The Restoration of the House of Murdoch – Des Freedman

2 02 2016

James MurdochJames Murdoch, younger son of billionaire media mogul and keen tweeter Rupert Murdoch, has been appointed as chairman of the UK’s biggest broadcaster, BSkyB. Normally, top boardroom appointments would merit perhaps a mention in business blogs and the City pages of the press but this is more significant for what it tell us about corporate power and governance in the UK today. Read the rest of this entry »





Why new regulator could be a game-changing moment for journalism – Steven Barnett

23 01 2016

You are unlikely to read about it about in the mainstream press, but this week saw a major step forward for genuinely independent press regulation in the UK. The new press regulator IMPRESS (Independent Monitor for the Press) has announced that it has not only signed up a dozen publishers but that it has submitted an application for formal recognition. This will now be assessed by the Press Recognition Panel (PRP), the wholly independent body established by cross-party agreement. Read the rest of this entry »





News: CPS announces no further phone hacking prosecutions against News Group or Mirror Group

11 12 2015

TrinityMirrorThe Crown Prosecution Service (“CPS”) today announced that no further action will be taken in relation to two phone hacking investigations, Operation Weeting and Operation Golding.  As a result, News Group Newspapers Limited (“NGN”) will not face prosecution on corporate charges and 10 individuals at Mirror Group will not be prosecuted. Read the rest of this entry »





Politics versus public interest in battle over press regulation – Steven Barnett

6 11 2015

NewspapersFor anyone who cares about journalism in Britain, this November is hugely significant. It could mark a new era of genuinely effective press self-regulation which will both shore up vital public interest and watchdog journalism and protect ordinary people from mistreatment by powerful news publishers. Read the rest of this entry »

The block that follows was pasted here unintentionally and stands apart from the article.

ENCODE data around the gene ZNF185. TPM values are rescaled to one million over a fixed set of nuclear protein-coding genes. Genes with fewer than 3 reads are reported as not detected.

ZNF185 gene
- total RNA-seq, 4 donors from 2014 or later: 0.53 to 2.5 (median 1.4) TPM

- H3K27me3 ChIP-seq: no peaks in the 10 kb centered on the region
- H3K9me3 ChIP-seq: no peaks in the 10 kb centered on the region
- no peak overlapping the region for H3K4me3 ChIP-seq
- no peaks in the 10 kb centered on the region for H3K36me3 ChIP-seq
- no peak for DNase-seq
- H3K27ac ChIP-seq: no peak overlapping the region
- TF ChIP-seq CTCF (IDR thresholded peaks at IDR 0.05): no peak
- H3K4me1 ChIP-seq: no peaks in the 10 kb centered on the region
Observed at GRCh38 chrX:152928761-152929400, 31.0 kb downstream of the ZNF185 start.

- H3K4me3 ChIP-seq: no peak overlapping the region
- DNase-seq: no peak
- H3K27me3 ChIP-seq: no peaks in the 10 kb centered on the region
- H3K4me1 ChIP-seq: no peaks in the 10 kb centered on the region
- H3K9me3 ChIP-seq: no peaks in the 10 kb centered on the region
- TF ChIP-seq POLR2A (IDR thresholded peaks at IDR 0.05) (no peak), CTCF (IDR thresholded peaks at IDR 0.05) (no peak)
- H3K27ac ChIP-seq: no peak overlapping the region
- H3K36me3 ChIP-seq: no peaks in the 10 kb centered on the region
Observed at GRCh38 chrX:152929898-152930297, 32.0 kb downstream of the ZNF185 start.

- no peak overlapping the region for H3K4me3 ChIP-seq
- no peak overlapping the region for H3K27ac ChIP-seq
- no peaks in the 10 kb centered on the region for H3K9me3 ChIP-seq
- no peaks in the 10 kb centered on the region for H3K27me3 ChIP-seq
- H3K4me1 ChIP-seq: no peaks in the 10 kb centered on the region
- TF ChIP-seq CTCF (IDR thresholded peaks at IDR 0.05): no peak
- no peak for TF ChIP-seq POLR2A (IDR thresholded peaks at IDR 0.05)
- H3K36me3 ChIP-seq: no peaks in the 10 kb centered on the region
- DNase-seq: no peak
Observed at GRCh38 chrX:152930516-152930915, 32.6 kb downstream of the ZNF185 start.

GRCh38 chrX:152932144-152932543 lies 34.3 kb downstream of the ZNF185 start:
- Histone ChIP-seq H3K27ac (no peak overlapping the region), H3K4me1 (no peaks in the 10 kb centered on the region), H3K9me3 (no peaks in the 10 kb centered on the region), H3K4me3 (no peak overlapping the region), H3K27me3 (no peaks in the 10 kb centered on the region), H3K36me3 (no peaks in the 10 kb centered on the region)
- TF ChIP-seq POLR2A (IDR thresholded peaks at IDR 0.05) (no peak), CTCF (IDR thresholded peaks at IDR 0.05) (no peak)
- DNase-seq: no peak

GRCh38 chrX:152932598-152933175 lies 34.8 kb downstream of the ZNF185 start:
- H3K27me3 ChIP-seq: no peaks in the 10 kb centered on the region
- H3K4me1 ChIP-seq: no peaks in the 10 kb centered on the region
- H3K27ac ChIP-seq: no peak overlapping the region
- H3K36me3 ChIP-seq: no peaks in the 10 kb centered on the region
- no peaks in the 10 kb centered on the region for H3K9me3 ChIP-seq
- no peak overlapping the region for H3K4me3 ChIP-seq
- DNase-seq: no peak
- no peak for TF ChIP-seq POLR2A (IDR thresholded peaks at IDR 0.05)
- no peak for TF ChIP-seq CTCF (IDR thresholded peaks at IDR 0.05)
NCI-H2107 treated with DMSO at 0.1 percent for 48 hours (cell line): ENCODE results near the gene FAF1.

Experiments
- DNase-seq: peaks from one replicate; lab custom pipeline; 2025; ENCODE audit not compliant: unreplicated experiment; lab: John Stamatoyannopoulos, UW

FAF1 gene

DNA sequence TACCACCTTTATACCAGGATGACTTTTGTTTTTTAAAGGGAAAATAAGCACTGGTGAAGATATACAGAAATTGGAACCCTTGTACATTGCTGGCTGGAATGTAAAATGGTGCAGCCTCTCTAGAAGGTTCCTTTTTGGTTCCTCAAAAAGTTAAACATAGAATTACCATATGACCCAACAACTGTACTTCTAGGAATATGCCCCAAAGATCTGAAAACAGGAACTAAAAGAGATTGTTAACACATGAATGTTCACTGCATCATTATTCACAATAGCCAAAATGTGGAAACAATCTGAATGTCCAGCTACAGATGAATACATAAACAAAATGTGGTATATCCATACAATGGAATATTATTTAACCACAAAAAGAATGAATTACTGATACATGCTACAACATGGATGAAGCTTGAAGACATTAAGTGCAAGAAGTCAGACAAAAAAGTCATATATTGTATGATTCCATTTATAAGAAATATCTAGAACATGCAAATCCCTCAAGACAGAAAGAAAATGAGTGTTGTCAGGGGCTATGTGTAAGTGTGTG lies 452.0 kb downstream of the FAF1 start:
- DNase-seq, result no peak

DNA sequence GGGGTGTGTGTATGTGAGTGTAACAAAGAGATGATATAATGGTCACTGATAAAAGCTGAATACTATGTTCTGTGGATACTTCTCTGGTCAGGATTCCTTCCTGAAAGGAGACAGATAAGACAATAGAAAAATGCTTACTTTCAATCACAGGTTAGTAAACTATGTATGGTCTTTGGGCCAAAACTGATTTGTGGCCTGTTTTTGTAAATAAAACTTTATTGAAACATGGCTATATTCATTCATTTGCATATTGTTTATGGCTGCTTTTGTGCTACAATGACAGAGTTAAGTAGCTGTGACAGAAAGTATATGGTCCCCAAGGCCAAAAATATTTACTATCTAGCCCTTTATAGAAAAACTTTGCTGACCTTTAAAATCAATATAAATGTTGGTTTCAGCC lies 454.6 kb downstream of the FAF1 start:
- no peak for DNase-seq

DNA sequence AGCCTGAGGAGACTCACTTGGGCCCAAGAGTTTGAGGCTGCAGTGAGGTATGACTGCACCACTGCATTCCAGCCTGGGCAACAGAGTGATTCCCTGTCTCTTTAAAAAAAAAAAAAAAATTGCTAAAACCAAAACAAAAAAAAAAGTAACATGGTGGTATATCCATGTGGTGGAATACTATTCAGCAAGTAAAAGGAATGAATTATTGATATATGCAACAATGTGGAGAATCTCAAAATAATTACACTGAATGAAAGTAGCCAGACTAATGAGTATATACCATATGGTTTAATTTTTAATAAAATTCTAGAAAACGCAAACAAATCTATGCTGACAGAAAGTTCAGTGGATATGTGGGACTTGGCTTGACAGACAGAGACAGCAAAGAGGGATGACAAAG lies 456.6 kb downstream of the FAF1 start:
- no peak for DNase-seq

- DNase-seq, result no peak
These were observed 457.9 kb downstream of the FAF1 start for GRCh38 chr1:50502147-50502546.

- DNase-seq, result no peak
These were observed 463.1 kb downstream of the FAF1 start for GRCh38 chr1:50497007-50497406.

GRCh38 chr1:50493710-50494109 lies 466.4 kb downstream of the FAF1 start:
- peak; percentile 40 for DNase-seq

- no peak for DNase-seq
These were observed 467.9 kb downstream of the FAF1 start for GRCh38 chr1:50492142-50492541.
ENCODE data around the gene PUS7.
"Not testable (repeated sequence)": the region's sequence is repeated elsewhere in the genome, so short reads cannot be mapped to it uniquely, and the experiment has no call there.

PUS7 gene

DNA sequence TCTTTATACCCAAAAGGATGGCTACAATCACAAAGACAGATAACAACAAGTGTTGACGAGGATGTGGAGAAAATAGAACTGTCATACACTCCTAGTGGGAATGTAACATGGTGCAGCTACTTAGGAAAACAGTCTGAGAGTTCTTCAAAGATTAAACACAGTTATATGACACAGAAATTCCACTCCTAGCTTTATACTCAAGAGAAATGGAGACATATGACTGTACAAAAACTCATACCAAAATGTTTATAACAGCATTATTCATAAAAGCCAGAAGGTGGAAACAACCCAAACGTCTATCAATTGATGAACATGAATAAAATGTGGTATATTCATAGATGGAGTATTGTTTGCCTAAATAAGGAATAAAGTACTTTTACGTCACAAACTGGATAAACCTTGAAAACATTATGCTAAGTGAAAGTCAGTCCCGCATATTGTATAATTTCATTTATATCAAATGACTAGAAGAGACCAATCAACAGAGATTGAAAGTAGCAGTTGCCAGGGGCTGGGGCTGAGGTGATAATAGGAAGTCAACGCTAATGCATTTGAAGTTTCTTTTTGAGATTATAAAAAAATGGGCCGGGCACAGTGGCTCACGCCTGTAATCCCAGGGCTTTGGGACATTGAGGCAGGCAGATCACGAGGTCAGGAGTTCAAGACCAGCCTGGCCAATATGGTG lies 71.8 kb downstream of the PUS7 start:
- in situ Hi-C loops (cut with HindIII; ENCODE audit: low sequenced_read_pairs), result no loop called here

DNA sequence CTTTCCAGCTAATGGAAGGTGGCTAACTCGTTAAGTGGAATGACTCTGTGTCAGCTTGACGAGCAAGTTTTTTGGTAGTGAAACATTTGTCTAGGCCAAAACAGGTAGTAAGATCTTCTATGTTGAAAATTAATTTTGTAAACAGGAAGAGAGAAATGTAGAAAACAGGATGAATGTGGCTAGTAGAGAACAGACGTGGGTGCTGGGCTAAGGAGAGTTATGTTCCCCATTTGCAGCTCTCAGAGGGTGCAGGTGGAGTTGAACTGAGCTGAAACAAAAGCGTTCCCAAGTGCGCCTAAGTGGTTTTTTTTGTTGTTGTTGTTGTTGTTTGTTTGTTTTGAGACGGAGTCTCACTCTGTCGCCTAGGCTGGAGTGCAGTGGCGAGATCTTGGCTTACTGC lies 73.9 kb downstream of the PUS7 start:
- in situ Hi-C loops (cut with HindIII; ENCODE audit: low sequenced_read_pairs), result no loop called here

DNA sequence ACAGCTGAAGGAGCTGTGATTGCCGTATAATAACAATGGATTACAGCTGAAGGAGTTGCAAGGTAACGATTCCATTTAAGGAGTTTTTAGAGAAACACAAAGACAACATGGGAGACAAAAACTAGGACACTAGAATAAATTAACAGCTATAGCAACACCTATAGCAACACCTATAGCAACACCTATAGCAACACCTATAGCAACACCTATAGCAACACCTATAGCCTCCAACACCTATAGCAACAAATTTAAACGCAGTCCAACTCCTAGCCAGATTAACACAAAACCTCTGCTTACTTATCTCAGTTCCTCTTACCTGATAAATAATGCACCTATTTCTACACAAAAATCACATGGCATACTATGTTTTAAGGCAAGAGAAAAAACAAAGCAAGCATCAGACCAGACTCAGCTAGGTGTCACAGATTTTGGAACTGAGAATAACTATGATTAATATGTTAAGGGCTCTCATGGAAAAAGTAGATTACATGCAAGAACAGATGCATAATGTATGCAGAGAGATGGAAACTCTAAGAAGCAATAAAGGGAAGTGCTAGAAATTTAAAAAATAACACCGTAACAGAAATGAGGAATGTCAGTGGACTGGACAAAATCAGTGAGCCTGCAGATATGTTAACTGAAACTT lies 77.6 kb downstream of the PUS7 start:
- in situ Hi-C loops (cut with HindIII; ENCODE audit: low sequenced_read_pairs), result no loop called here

Leveson Costs Incentives, Cries of Foul from the Dirtiest Players on the Pitch – Jonathan Coad

28 10 2015

Guy Black takes his seat in the House of LordsHowls of outrage from the press led by Lord Black have apparently persuaded the government to withdraw its statutory stick in the form the Crime and Courts Act 2013 which was passed by our elected representatives to prevail on the press belatedly to join the democratic community and be independently regulated. Read the rest of this entry »





Is Cameron surrendering to press power? – Steven Barnett

23 10 2015

National NewspapersTwo years ago, as most of the UK’s national press were furiously denouncing plans for a new model of self-regulation based on the recommendations of the Leveson report, the Guardian’s Martin Kettle wrote a powerful piece about where power lies in British politics. Read the rest of this entry »





IPSO: Still less for your comfort, another speech by Sir Alan Moses – Jonathan Coad

16 10 2015

Moses-image-3At the end of the Leveson Inquiry, at which only a small proportion of the serial institutional wrongdoing committed by the press was brought to light, the industry was presented with a straight choice.  It could take account of the clearly expressed aspirations of the general public and its elected representatives and create a genuinely independent regulatory body compliant with the reasonable and moderate recommendations of Sir Brian Leveson. Read the rest of this entry »








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